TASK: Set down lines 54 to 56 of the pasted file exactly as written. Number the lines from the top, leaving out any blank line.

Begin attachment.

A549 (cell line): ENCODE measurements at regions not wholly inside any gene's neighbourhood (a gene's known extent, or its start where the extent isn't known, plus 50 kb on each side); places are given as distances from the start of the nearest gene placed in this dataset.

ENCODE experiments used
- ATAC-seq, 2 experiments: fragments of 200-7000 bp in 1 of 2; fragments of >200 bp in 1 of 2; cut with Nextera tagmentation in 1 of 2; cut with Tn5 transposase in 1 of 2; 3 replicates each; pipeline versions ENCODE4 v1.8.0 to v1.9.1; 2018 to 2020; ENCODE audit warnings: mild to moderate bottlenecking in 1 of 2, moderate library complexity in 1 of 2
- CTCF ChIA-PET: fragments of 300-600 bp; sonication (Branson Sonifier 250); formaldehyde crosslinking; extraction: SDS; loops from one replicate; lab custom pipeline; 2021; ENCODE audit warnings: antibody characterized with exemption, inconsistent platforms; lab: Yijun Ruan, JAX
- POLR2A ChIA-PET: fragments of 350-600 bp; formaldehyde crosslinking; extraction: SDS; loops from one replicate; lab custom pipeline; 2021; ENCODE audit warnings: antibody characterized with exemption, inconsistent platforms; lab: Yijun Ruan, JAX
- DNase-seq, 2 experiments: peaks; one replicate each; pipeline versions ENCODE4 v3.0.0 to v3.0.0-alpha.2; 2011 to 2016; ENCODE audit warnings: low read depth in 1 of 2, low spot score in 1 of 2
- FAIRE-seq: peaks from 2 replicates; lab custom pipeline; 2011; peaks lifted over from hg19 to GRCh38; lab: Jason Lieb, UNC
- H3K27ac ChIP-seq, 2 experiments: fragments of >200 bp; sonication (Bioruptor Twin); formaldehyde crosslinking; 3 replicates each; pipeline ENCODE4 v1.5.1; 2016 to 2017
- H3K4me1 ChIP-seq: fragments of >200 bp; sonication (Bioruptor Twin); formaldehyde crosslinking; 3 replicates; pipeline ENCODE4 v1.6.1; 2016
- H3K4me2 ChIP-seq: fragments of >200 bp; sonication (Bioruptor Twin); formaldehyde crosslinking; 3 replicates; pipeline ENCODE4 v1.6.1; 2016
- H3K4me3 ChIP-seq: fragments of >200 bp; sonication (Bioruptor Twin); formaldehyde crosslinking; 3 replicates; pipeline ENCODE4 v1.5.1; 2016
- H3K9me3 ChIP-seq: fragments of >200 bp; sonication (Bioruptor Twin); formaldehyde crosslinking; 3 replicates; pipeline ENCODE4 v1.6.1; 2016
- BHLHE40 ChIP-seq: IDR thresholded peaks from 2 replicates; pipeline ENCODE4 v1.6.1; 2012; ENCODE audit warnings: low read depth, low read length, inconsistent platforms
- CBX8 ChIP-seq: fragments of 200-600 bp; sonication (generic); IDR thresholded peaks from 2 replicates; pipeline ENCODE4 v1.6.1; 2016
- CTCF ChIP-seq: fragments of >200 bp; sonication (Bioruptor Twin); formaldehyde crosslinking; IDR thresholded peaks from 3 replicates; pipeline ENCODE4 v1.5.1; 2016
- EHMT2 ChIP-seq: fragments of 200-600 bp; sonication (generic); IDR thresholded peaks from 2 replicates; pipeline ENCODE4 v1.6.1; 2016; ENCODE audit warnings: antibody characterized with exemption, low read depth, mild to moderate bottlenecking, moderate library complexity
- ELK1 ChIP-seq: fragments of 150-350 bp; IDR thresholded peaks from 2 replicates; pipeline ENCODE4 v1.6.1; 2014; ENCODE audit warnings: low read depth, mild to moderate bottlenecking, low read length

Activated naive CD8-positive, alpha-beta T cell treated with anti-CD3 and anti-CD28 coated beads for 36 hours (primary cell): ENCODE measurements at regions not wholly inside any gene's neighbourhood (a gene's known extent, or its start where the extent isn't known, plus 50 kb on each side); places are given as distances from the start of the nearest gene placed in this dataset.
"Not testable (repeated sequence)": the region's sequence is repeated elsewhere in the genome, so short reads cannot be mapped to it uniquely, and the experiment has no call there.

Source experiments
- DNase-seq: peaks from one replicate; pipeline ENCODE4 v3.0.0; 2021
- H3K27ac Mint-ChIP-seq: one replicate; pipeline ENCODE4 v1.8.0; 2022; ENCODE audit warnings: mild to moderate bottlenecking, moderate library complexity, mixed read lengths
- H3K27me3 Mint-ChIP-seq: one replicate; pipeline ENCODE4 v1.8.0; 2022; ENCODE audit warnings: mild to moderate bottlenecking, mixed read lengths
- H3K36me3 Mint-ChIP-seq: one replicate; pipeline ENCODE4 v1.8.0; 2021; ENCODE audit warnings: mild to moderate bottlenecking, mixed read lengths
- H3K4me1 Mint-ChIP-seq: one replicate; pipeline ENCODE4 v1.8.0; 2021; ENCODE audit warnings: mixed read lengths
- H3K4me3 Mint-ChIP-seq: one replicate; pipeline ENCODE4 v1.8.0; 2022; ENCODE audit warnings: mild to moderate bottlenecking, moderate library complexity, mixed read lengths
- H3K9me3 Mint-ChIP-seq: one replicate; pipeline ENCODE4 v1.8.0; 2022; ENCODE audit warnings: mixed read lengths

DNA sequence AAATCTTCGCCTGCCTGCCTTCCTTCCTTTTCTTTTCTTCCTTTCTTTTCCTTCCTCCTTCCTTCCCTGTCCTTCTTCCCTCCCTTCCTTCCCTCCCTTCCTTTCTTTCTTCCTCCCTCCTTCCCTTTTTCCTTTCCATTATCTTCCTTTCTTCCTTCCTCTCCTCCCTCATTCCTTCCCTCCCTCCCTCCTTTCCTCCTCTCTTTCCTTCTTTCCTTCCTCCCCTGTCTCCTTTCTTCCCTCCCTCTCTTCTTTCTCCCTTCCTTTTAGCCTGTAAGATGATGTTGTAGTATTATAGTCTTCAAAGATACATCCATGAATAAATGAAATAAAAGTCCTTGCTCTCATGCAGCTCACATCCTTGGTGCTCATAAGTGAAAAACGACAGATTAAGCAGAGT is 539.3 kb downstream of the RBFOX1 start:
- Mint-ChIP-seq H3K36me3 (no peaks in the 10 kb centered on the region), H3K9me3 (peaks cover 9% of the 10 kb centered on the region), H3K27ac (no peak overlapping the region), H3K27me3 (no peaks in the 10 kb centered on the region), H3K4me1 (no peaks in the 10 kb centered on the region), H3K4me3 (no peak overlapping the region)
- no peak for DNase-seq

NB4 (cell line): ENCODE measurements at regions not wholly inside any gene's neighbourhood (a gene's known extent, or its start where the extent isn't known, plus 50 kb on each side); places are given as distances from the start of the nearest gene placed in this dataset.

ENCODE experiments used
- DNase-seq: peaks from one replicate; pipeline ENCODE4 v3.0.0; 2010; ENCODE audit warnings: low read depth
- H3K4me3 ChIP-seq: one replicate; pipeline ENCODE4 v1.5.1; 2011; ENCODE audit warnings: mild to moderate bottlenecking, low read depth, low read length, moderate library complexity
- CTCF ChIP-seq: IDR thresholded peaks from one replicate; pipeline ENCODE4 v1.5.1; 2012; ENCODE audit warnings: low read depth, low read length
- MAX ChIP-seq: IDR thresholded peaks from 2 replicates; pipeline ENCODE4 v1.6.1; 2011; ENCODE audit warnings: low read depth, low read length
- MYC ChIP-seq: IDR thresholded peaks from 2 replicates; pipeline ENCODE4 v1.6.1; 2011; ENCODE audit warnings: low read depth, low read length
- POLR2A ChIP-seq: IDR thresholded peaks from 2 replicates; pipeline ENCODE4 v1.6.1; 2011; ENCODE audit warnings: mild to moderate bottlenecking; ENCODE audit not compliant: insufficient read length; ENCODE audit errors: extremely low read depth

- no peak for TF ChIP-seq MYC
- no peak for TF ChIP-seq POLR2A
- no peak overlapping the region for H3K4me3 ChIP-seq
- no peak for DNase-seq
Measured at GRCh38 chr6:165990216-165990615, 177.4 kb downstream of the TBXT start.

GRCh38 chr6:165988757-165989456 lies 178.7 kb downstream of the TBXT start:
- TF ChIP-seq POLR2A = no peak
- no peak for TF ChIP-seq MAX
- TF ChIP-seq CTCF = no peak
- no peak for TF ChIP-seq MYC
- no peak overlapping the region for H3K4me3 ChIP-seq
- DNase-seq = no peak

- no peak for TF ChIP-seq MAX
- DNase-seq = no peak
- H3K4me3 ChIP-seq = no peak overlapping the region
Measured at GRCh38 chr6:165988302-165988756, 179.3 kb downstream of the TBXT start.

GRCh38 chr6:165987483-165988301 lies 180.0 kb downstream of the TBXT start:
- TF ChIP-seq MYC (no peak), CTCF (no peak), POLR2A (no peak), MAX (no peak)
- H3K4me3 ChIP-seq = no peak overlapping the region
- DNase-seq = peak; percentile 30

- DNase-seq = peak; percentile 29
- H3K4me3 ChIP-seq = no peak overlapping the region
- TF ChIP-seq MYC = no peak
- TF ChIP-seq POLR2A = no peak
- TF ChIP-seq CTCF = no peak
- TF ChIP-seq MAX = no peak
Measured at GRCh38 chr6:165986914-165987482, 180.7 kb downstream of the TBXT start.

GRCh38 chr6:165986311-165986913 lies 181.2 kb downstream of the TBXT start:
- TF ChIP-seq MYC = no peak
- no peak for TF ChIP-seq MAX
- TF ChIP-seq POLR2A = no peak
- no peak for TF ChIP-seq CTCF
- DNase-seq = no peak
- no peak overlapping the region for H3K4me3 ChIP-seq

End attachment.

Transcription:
Measured at GRCh38 chr6:165988302-165988756, 179.3 kb downstream of the TBXT start.

GRCh38 chr6:165987483-165988301 lies 180.0 kb downstream of the TBXT start:
- TF ChIP-seq MYC (no peak), CTCF (no peak), POLR2A (no peak), MAX (no peak)